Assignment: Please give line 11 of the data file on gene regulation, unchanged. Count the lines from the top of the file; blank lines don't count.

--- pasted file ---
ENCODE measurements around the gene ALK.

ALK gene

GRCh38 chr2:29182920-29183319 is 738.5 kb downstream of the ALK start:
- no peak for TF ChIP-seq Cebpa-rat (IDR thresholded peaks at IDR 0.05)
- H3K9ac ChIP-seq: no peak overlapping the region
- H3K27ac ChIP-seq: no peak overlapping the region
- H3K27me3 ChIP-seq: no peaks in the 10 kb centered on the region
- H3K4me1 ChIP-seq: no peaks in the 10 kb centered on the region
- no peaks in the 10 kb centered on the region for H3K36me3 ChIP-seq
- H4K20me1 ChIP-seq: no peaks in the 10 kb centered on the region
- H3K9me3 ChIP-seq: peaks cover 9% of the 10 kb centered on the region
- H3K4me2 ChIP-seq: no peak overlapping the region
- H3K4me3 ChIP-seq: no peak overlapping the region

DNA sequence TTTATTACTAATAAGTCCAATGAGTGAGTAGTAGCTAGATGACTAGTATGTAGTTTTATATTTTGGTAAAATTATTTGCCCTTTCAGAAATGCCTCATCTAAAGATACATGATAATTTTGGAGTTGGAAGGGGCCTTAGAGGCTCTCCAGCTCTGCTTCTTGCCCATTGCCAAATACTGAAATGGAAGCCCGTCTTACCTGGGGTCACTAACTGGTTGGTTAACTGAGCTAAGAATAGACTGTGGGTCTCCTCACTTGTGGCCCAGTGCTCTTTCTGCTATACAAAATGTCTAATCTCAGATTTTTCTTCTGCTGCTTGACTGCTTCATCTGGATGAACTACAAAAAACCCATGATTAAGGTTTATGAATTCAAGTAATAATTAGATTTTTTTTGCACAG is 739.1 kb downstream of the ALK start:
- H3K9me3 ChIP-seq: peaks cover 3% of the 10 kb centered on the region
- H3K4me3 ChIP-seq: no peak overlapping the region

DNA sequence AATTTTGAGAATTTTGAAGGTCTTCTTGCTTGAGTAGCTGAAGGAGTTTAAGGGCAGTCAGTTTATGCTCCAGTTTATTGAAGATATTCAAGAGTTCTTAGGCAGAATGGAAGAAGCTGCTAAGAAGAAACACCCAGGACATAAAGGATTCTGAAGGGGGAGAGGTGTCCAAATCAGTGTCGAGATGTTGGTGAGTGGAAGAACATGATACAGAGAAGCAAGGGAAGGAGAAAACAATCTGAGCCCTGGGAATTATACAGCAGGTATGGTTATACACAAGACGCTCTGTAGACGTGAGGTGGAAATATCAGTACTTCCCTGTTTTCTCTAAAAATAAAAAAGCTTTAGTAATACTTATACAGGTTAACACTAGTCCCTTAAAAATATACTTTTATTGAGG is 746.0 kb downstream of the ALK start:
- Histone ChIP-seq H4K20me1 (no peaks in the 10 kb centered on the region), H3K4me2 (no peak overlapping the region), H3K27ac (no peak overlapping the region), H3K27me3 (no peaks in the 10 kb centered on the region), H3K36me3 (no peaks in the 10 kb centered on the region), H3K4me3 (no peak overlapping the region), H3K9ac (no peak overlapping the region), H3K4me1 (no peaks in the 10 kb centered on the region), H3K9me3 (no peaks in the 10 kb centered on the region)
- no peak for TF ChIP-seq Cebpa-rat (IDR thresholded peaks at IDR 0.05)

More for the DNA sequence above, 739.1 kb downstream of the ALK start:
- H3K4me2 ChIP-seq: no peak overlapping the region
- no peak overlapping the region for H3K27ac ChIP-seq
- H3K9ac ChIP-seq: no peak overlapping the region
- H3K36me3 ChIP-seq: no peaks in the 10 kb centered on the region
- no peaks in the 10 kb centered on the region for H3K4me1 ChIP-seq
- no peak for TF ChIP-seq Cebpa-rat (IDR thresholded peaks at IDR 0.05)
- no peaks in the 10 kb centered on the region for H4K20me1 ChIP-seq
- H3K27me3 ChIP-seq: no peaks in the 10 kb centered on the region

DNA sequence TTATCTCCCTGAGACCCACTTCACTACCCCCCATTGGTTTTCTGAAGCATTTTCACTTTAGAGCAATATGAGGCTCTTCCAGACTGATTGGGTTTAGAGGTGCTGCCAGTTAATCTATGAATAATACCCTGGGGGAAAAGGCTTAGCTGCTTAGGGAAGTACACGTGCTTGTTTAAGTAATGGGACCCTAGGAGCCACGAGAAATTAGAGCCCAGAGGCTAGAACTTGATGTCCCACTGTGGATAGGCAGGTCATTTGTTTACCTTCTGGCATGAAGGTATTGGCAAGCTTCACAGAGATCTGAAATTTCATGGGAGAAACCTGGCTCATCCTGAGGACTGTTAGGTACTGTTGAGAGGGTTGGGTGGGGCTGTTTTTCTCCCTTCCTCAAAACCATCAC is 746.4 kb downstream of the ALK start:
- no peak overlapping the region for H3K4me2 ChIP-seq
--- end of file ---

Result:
- H3K9me3 ChIP-seq: peaks cover 9% of the 10 kb centered on the region